Should You Repair or Replace Your Air Conditioning System?

April 30, 2017

Summer is on the horizon and that means backyard barbeques, swimming, and warmer weather. It also means air conditioning season and this summer air conditioning system repairs will come with increasing costs for the refrigerant R22, more commonly known as Freon™.

We talked to you about the R22 phase out earlier this year, and manufacturing of R22 refrigerant has already decreased by 90%. By 2020, production will be prohibited. Homeowners, in turn, face the decision of whether to repair or to replace a system using R22 refrigerant from both a money and environmental perspective.

The R22 phase out has added new variables if you are considering repairing or replacing your air conditioner. For instance, some refrigerant producers are selling lower price alternatives to R22, often referred to as “drop-in” replacement refrigerant, but those replacements are cheaper only in the short run.

“Lennox®, one of the leading air conditioning manufacturers, has offered research that shows these cheaper alternate refrigerants are not able to work with the lubricating oil used in R22 equipment,” said Dave Moody, Vice President of Marketing at Service Experts Heating and Air Conditioning. “Recharging older air conditioning systems with these alternative refrigerants might actually damage the equipment and create more high-cost problems. These so called drop-in refrigerants will also void any applicable manufacturer’s warranty.”

Because of the R22 phase out, the HVAC industry is seeing the cost to repair older A/C equipment needing additional R22 refrigerant rise by 300% to 400%, and that cost is only expected to increase as summer approaches.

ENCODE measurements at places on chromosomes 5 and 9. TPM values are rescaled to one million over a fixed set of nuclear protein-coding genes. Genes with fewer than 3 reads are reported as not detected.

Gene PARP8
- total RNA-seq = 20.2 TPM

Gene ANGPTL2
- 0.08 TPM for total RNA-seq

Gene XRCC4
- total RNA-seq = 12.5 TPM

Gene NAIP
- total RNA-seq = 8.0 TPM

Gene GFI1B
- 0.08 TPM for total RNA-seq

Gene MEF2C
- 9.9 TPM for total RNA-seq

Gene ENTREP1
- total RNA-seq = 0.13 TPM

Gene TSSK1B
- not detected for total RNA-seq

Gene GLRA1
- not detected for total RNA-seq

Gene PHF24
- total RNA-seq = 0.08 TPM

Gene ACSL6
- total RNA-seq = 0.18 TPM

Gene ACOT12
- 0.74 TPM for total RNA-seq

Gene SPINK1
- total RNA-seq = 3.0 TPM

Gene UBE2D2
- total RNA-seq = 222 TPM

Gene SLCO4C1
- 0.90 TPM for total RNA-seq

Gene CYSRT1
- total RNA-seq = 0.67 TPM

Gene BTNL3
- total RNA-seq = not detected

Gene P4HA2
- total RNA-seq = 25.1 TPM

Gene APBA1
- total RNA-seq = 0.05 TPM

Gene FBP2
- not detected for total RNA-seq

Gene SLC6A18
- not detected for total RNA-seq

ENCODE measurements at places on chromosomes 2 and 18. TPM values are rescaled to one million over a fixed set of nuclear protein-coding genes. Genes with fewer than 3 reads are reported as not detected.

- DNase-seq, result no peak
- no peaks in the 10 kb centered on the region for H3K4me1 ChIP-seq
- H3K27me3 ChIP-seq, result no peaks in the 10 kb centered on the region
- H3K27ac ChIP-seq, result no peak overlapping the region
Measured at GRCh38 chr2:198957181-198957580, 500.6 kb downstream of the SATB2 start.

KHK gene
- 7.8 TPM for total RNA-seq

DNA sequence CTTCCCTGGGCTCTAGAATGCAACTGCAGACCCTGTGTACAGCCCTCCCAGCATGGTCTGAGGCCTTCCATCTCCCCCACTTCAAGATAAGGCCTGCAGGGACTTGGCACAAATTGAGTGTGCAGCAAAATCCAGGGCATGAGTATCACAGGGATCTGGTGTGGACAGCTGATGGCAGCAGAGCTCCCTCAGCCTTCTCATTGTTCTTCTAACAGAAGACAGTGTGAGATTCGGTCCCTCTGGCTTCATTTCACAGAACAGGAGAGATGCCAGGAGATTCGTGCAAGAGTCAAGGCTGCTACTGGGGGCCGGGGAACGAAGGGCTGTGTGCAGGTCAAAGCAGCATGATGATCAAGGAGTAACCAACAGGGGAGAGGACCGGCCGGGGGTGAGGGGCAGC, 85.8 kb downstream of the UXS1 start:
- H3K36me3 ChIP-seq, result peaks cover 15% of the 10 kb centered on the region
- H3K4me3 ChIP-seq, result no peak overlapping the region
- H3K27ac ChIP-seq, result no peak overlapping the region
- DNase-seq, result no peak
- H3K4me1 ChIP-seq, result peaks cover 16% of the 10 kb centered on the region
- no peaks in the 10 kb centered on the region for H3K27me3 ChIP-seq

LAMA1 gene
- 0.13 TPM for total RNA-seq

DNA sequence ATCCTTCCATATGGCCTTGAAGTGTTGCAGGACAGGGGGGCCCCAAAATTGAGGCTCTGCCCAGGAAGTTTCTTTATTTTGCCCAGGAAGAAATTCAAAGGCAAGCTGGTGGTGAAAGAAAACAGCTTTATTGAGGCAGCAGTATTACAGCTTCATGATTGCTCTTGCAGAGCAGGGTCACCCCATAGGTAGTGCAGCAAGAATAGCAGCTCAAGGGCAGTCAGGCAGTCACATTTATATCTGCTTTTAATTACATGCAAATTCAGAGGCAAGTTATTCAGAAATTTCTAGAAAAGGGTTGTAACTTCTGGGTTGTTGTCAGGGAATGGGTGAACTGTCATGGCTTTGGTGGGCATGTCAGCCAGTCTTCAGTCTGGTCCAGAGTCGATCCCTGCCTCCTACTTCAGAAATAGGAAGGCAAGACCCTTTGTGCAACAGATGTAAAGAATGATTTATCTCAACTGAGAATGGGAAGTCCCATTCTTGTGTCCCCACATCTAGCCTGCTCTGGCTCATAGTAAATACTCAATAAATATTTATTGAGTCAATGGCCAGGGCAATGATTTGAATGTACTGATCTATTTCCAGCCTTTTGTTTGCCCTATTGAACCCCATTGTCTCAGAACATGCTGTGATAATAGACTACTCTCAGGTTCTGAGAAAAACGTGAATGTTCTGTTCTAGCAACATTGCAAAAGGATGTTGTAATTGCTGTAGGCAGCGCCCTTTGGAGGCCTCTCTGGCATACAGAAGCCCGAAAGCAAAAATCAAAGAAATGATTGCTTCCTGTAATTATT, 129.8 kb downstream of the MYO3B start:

New A/C systems use the more environmentally friendly R410A refrigerant, a different refrigerant that cannot be combined or used in an existing air conditioning system or heat pump designed for R22. Currently, reclamation and recycling of R22 is expected to be satisfactory for existing systems, albeit at a much higher cost, giving homeowners time to upgrade systems before the phase-out period.

“Homeowners don’t need to replace their equipment now, but it’s helpful for them to know their options in this situation,” added Moody. “It’s important to know you can’t blend R22 and R410A. When a new R410A system is installed, the outdoor equipment and outdoor coil both need replacing, and the interconnecting refrigerant tubing needs inspecting. These newer systems are often far more energy-efficient and can considerably save on energy costs, sound pollution, or even utilize alternative energy sources like solar energy.”

The average life-span of many home air conditioners is eight to ten years, which will help homeowners determine the cost benefit of either paying the increasing price for R22 to repair older units, versus upgrading. Additional benefits to upgrading include the opportunity to take advantage of energy rebates being offered and upgrading your home’s energy-efficiency. New systems will also have longer warranty periods, smoother operation, and the peace of mind of a more ozone-friendly refrigerant, not to mention greater home comfort through more advanced technology.

To ask about your repair or replacement choices, call Roland J. Down Service Experts today at 518-417-2938 today.

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